Cover image for Can't buy a thrill
Can't buy a thrill
Steely Dan (Musical group), performer.
Publication Information:
Universal City, Calif. : MCA, [1987]

Physical Description:
1 audio disc : digital, stereophonic ; 4 3/4 in.
General Note:
Reissue of: ABC ABCX-758 (p1972).

Songs written by Donald Fagen and Walter Becker.

Compact disc; analog recording.

List of performers and performance details (1 folded leaf) inserted in container.
Do it again (5:56) -- Dirty work (3:08) -- Kings (3:45) -- Midnite cruiser (4:09) -- Only a fool would say that (2:54) -- Reelin' in the years (4:35) -- Fire in the hole (3:26) -- Brooklyn (4:20) -- Change of the guard (3:28) -- Turn that heartbeat over again (4:58).
Added Title:
Do it again.

Dirty work.


Midnite cruiser.

Midnight cruiser.

Only a fool would say that.

Reelin' in the years.

Reeling in the years.

Fire in the hole.


Change of the guard.

Turn that heartbeat over again.
Format :
Music CD


Call Number
Material Type
Home Location
Item Holds
ROCK .S814 C Compact Disc Open Shelf

On Order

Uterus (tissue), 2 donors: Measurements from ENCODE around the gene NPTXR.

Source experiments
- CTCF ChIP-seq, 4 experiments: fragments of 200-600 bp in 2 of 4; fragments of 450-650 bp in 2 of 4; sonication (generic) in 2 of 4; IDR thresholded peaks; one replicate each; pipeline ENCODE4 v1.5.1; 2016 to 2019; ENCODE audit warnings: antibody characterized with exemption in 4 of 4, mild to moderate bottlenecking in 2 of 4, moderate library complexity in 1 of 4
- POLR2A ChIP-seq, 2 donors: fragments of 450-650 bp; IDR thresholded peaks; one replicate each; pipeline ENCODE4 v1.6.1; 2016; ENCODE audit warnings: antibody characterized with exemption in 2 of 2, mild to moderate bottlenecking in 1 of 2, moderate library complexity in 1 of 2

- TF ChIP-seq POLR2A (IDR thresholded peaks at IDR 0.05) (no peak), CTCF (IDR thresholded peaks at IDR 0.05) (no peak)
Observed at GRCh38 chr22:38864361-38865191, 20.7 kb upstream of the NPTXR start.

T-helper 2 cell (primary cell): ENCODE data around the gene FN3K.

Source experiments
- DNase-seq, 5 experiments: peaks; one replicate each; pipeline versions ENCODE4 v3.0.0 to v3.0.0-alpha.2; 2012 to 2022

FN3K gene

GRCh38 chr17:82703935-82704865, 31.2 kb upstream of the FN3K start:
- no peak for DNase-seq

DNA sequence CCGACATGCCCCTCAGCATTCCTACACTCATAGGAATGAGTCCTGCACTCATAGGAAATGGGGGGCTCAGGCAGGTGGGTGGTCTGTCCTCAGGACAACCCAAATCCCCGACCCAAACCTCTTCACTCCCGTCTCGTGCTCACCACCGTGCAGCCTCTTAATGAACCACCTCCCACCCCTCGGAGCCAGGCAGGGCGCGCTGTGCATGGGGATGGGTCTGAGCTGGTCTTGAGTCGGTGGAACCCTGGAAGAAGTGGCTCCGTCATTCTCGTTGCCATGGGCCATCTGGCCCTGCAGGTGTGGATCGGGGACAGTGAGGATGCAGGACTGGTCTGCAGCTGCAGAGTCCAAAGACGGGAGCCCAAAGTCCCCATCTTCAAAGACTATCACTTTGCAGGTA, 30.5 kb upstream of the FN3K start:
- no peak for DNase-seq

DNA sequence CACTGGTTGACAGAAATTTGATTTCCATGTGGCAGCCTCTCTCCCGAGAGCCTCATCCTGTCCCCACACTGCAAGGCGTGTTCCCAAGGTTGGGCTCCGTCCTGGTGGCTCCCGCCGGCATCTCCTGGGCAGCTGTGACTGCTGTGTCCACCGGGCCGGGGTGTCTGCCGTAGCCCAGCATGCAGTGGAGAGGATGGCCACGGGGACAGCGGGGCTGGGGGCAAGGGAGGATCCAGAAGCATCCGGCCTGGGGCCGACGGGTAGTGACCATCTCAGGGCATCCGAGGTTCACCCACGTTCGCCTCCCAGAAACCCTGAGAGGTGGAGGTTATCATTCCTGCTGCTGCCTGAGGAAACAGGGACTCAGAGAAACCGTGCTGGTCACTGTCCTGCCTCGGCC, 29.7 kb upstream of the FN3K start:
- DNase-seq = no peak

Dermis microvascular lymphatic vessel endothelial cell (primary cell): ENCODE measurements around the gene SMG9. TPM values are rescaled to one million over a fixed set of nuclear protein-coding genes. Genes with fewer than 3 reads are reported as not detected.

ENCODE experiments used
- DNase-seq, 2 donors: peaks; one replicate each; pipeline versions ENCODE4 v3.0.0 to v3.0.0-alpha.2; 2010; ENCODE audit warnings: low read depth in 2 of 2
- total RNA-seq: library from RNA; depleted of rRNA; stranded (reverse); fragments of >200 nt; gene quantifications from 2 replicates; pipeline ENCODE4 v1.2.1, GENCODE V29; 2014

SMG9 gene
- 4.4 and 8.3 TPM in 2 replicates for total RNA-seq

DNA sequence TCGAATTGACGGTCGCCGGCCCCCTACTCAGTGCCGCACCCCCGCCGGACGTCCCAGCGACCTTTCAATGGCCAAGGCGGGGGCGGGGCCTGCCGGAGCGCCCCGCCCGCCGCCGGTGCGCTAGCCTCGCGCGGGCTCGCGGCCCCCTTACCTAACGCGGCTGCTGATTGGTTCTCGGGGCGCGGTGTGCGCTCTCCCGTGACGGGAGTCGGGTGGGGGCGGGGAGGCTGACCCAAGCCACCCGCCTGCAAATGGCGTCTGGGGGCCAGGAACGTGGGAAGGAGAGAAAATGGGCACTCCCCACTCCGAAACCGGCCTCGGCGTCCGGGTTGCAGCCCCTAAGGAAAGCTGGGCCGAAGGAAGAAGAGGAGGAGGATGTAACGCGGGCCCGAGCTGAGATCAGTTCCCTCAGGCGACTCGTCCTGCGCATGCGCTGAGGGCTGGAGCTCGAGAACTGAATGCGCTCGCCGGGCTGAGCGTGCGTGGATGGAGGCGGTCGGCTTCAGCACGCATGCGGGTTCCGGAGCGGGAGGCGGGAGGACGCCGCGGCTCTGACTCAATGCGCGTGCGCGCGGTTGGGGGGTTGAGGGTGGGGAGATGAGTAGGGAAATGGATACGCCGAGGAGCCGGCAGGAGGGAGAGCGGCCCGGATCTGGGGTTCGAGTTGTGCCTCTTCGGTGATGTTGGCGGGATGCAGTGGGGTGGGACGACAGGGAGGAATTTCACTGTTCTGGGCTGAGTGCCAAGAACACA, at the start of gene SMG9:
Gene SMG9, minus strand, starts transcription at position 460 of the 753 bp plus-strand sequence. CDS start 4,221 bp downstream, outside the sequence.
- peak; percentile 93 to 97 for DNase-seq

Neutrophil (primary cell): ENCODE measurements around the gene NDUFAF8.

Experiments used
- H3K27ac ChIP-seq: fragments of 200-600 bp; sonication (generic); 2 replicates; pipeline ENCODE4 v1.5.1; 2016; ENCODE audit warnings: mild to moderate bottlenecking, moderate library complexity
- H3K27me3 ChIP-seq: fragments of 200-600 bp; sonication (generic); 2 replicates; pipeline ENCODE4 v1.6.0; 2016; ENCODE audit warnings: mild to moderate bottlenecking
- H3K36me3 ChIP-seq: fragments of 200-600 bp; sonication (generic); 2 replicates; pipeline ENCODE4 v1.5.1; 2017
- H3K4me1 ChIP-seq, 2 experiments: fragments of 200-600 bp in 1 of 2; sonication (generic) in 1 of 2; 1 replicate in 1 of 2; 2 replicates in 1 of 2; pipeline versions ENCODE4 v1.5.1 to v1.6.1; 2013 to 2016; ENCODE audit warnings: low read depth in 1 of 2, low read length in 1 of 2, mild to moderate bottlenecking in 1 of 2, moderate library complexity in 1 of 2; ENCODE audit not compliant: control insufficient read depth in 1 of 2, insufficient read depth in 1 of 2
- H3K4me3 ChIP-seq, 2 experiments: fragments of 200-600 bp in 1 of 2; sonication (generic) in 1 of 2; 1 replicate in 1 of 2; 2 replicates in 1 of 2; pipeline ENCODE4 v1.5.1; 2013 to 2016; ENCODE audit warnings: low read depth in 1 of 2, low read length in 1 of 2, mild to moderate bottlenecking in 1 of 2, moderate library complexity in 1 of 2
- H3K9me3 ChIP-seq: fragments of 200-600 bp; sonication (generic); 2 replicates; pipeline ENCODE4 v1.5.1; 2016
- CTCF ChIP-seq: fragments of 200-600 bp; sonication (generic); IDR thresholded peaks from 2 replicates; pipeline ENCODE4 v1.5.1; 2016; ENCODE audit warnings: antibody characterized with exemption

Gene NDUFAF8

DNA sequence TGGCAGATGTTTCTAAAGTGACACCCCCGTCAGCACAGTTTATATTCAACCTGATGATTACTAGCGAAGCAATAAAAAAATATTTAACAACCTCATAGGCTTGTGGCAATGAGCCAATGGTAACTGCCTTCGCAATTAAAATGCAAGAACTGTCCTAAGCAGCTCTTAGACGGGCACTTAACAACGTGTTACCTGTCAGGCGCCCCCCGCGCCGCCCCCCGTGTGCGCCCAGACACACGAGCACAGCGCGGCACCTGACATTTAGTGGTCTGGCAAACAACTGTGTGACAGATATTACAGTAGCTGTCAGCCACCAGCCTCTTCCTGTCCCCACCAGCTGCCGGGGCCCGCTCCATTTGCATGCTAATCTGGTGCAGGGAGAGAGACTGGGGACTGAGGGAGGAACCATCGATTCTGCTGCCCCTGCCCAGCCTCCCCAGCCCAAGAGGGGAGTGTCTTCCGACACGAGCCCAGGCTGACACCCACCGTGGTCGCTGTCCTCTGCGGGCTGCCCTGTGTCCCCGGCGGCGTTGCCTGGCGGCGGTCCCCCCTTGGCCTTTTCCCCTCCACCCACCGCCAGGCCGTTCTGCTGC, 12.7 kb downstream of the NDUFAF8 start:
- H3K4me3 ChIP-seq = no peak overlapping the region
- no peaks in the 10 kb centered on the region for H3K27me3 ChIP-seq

Walter Becker and Donald Fagen were remarkable craftsmen from the start, as Steely Dan's debut, Can't Buy a Thrill, illustrates. Each song is tightly constructed, with interlocking chords and gracefully interwoven melodies, buoyed by clever, cryptic lyrics. All of these are hallmarks of Steely Dan's signature sound, but what is most remarkable about the record is the way it differs from their later albums. Of course, one of the most notable differences is the presence of vocalist David Palmer, a professional blue-eyed soul vocalist who oversings the handful of tracks where he takes the lead. Palmer's very presence signals the one major flaw with the album -- in an attempt to appeal to a wide audience, Becker and Fagen tempered their wildest impulses with mainstream pop techniques. Consequently, there are very few of the jazz flourishes that came to distinguish their albums -- the breakthrough single, "Do It Again," does work an impressively tight Latin jazz beat, and "Reelin' in the Years" has jazzy guitar solos and harmonies -- and the production is overly polished, conforming to all the conventions of early-'70s radio. Of course, that gives these decidedly twisted songs a subversive edge, but compositionally, these aren't as innovative as their later work. Even so, the best moments ("Dirty Work," "Kings," "Midnight Cruiser," "Turn That Heartbeat Over Again") are wonderful pop songs that subvert traditional conventions and more than foreshadow the paths Steely Dan would later take. ~ Stephen Thomas Erlewine